The detailed realism and veracity of the world of prosaic corruption in which we reside provide us with the darkest lived satire, indeed.

    Nicole Del Rosario CuUnjieng is a PhD Student in Southeast Asian and International History at Yale University.

    Share.
    loading...
    Loading...

    Please follow our commenting guidelines.

    7 Comments

    1. Finest article yet. Possibly the first of its kind to emerge in any local periodical/publication in long, long time! I only hope this wonderfully skilled columnist continues to generously utilize her talent as both an exceptional writer and an astute political/social analyst (at heart) to help activate our country’s collective conscience – especially in relation to the systemic cultural and governmental problem/s created by the increasing cognitive negligence of the elite and particularly their offspring.

      We need to teach our children much better, and the writer of this article demonstrates the expertise and intellectual enlightenment to help inspire the change we so desperately need if we want to reach our true potential as a great country.

      Our children are so maladjusted in the context of the REAL WORLD outside of their social cocoon. We must not limit them to a regrettably limited and mentally vacuous upper-societal bubble.

      We cannot in good conscience continue to hide one another from reality because we have become complacent and at-home with the normative political, cultural, social and economic corruption that we are allowing to define us.

      This journalist is so refreshing and I encourage (if not implore!) her to please inform and educate the readers of this newspaper.

      Excellent job yet again, Ms. Nicole Del Rosario CuUnjieng! You represent the fresh hope for the broader growth and enrichment of nation’s elite youth and their troubles.

      Richer substance of character is what we should not only encourage, but expect from a group of people so privileged and supposedly educated.

      Thank you!

      I (ever-eagerly) look forward to reading more of your articles and hearing more of your thoughts and insights in the future.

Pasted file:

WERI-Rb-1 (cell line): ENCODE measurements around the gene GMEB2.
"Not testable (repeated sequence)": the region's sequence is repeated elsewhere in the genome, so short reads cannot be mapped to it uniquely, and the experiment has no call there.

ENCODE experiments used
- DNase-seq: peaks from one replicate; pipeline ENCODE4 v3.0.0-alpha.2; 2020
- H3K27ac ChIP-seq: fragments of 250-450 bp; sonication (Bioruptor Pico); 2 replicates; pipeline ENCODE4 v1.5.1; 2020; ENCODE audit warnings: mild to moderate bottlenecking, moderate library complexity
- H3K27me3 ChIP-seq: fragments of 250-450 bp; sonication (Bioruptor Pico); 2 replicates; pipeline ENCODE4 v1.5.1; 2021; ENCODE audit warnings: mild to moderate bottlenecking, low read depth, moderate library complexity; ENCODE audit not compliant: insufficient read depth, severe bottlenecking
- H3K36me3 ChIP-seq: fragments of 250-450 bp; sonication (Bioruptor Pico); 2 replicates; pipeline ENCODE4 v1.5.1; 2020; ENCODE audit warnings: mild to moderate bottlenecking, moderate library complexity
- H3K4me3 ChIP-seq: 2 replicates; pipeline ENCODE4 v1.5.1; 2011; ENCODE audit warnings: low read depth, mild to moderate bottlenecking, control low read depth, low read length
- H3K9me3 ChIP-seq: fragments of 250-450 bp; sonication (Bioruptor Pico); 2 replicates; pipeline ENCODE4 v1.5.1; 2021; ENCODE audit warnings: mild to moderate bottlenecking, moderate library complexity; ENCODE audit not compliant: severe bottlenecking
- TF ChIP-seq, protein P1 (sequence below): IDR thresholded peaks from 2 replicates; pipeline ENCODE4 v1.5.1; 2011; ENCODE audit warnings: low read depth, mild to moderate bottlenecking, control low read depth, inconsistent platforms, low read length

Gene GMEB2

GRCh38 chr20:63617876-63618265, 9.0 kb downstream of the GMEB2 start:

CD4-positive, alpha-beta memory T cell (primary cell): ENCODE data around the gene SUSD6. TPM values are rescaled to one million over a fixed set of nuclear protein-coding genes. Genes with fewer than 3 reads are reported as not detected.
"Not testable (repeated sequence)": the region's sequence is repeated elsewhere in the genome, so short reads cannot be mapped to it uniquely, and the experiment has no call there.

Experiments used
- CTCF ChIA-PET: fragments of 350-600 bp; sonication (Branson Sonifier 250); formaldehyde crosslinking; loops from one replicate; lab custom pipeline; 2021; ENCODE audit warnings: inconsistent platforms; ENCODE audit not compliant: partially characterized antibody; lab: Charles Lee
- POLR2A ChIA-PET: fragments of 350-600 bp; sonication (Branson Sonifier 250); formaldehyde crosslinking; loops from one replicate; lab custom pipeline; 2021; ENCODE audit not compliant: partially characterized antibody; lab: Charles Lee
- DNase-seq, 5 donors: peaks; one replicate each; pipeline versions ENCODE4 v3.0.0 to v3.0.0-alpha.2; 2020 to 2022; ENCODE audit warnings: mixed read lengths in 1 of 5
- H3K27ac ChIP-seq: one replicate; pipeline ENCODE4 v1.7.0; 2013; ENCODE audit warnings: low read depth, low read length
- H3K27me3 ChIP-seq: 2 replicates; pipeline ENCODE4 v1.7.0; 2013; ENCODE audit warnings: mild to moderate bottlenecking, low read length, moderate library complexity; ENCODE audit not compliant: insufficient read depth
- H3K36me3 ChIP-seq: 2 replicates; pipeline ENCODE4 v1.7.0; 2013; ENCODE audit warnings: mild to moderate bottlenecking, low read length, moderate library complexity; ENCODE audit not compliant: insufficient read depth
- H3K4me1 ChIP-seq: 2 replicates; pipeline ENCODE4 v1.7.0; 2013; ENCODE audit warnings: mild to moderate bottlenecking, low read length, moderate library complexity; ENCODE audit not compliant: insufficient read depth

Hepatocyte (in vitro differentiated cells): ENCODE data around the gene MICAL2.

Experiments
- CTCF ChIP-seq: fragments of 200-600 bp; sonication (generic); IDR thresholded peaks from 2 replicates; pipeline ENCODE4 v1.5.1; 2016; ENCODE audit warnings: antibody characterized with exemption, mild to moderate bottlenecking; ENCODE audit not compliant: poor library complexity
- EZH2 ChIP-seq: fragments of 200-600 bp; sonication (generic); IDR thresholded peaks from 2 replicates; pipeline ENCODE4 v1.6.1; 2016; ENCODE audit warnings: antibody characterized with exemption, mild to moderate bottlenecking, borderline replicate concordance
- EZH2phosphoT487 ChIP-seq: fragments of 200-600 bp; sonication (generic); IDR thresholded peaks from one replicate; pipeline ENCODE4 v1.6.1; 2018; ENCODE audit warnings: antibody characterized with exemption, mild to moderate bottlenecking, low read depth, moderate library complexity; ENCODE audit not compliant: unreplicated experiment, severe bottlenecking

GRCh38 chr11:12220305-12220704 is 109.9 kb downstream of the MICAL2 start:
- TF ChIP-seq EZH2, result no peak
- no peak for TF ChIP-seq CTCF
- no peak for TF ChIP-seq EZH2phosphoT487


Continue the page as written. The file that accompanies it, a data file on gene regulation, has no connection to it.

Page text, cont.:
Your articles are not only nicely informative, but they are brilliantly useful and applicable!

    2. mauricio palao on

      This isn’t how just the writer views the whole ‘Napoles situation’. This would be how civilized and more enlightened societies see us. A pitiful, pretentious and failed country..unable to understand morals, devoid of a value order and just incapable of self-government. It is sad because it is true; and, sadder even because we seem incapable to do needed correction. The Philippines has become to be defined by Napoles, Juan Ponce Enrile, Jinggoy Estrada, Bong Revilla, and their supporting cast in the senate and the congress. For good measure, I would include President/Mayor Estrada and President/Congress Woman Macapagal-Arroyo.
      SAD.

    3. So what if a name is spelt differently or wrongly does it take away from the truth. We know all money that went to her organisations were then stolen from the country & not aa single centavo of it went to the causes the politician said they would go to. Now also napolez says she is not the most guilty but did she say who was the most guilty who was the mastermind, no she didnt so that makes her the mastermind as if she knew who it was she would say as she has to tell all to be a state witness. I have no doubt napolz is playing some sort of game here & im not sure why but she needs to realise how serious this is as i dont think she for one second believes she could be going to jail for the rest of her life. When the reality of that sinks in she will then think about her silly games & probably regret them. I know i for one would have her in anormal jail & she should see what life is like there & if anyone murders her then so be it they murder here, i for one dont care as she is a despicable person with no morals or feelings for anyone other than herself.

    4. Indeed, the Napoles Affidavit seems like a satire, but no one is amused. Just chilled and disgusted to the bones with all the breakdown of SAROs galore and how casually described the serial plunder of these so-called statesmen! Que horror! UNLI greed, only in da Pilipins!

    5. All the literary gem of expose on corruption and cruelty of the Marcos regime were chronicled during and after Martial Law but the Marcoses were found innocent and keep their loot. Gloria regime was also the same with the exception that she is now “confined” at the Veterans Hospital BUT the charges are not moving and is being dropped one by one.

    6. D. Canastra on

      All very valid observations by Ms. CuUnjieng. But it all adds to the legal reality that in the end none of the affidavits from Mrs. Napoles and the whistleblowers Luy et al. will stand in court (contrary to what Sec. de Lima asserts). Only the enemies of President Aquino and the Liberal Party will be prosecuted and convicted, even if the evidence is faulty.

    7. mikhail hieronymus on

      I love this article! A literary gem, a legal brief, a closing statement all roll up into an easy reading panorama of our societal corruption.